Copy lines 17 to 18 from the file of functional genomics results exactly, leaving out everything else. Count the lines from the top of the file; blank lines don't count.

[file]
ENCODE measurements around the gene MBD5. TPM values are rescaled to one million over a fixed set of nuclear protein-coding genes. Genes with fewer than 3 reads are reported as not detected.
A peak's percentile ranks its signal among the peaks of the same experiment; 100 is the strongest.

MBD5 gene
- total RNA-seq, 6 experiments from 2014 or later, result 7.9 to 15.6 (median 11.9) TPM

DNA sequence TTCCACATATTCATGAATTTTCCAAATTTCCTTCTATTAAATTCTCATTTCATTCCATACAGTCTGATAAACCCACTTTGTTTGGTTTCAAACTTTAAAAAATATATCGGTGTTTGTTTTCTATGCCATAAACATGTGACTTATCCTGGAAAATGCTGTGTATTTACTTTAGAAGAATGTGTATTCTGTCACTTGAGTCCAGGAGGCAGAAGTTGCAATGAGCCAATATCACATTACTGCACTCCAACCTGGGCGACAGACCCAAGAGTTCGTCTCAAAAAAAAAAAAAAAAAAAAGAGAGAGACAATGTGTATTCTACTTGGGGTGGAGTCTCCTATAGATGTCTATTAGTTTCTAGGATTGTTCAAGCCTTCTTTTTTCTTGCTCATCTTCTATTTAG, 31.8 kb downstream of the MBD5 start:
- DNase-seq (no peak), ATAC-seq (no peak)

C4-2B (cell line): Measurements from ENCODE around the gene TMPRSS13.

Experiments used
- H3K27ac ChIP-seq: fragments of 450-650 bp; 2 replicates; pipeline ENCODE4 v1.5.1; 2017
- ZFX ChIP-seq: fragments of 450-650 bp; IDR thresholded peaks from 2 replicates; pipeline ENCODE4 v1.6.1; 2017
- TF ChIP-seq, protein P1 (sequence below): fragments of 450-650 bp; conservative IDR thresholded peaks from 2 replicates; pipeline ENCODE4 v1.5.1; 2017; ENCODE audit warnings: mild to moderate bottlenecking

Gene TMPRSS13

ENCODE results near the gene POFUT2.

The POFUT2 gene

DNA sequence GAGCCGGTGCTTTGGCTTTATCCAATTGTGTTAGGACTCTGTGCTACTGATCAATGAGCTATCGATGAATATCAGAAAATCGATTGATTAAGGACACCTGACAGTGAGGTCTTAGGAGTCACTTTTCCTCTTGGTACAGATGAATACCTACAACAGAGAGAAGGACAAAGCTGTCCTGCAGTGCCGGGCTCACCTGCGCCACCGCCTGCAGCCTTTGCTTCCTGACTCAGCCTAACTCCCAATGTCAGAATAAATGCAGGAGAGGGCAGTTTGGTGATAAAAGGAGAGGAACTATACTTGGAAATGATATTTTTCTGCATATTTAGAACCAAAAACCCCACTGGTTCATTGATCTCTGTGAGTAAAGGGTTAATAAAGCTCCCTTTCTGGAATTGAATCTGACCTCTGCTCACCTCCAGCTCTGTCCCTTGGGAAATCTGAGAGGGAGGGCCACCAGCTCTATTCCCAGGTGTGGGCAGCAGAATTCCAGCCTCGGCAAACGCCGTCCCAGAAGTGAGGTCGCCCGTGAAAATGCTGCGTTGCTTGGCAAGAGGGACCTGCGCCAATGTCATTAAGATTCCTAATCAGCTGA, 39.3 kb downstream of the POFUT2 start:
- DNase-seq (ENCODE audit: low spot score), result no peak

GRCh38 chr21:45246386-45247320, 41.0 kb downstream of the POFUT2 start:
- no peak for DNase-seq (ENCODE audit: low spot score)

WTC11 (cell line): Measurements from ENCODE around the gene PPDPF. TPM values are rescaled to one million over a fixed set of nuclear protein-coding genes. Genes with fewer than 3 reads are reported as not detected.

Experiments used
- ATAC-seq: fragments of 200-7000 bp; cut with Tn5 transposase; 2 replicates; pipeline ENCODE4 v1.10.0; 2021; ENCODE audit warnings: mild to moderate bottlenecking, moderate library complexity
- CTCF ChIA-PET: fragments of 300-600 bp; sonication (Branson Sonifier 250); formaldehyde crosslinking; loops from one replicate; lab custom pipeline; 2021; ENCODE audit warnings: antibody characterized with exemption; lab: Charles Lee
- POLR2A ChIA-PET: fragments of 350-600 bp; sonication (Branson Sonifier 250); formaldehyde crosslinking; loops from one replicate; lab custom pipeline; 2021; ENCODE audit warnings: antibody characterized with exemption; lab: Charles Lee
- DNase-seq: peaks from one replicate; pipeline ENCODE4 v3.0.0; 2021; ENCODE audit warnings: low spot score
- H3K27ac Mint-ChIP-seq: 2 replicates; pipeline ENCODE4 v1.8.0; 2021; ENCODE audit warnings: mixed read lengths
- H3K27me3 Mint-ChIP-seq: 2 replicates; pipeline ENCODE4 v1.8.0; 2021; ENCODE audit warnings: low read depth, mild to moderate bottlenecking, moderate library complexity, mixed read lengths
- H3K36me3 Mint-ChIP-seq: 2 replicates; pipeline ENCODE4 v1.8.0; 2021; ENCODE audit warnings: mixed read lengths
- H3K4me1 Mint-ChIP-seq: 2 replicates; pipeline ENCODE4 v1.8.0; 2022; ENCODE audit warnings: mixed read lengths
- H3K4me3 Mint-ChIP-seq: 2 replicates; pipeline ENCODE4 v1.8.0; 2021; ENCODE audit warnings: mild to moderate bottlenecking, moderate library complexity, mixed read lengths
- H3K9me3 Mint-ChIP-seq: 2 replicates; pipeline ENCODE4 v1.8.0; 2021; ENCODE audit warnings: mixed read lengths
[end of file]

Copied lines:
GRCh38 chr21:45246386-45247320, 41.0 kb downstream of the POFUT2 start:
- no peak for DNase-seq (ENCODE audit: low spot score)